While CTA ridership on the South Side has dropped by about 10 percent, most former Red Line south riders are taking advantage of free or discounted alternative service during the first part of the five-month track reconstruction project.
More than 42,000 customers are using the alternative service compared to the 46,000 "station entries" on the south Red Line in the month prior to the May 19 shutdown. This 10 percent decrease in ridership is "in line with CTA expectations for a project of this size and impact, and in line with temporary ridership declines from major CTA rail construction projects over the past decade," according to a CTA new release.
Meanwhile, the impact of the project on overall ridership has been minor - a 0.6 percent in overall CTA average weekday ridership. In 2012, CTA ridership increased 2.4 percent. So I'm sure the folks at 567 W. Lake St. have got to be happy about these very slight declines in ridership figures.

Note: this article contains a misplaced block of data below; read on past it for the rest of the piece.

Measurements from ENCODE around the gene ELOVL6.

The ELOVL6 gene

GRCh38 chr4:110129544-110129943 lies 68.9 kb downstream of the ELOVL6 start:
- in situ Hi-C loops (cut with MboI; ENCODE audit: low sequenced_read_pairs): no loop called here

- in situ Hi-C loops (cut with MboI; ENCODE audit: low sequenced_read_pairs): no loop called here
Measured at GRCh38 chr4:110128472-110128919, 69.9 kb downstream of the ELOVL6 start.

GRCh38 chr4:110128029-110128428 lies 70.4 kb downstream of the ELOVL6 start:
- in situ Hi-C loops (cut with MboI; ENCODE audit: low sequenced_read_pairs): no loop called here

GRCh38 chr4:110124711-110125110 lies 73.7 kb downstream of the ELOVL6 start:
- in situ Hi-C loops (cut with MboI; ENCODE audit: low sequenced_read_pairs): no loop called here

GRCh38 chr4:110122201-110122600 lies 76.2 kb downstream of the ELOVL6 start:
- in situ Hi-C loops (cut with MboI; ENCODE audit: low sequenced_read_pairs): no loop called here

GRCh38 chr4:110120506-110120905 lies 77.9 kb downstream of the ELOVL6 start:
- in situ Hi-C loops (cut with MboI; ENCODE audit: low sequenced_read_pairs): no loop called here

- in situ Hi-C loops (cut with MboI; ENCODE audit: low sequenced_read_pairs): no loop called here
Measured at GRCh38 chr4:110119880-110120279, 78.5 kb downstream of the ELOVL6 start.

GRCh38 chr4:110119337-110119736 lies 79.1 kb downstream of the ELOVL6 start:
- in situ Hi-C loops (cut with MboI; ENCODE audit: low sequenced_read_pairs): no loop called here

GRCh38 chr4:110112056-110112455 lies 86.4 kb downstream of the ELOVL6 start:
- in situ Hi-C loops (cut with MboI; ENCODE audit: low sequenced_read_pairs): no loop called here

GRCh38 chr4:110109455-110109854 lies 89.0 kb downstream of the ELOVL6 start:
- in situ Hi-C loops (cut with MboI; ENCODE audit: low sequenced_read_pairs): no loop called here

To handle the diversion of Red Line South customers, the CTA implemented an extensive alternative-service plan that includes free shuttle buses between the Garfield elevated and southernmost Red Line stations; a local shuttle bus serving all stations between 95th and 63rd Streets; an express shuttle between Roosevelt and Chinatown-Cermak; and expanded bus service on several regular bus routes.
The CTA also is operating Red Line trains on Green Line tracks between Roosevelt and Ashland/63rd. To ease the impact on riders, the CTA is offering free entry to Red and Green Line trains at the Garfield elevated station, as well as 50-cent discounts on bus routes south of 63rd Street.
The CTA fully expects ridership on the Red Line south to bounce back to its previous levels - and perhaps even beyond that - once the project is completed on Oct. 19. The CTA cites similar project to rehab the Brown, Blue and Pink lines to back up that prediction.
“The investment CTA is making in the South Side by building a brand new railroad will speed up round-trips by as much as 20 minutes between 95th Street and downtown," said CTA President Forrest Claypool. "It will provide customers with a smoother ride and fewer service interruptions through better reliability and on-time performance – attributes that we expect in the long run will actually grow ridership in the future.”
Here's hoping Oct. 19 comes quickly with all these promises fulfilled.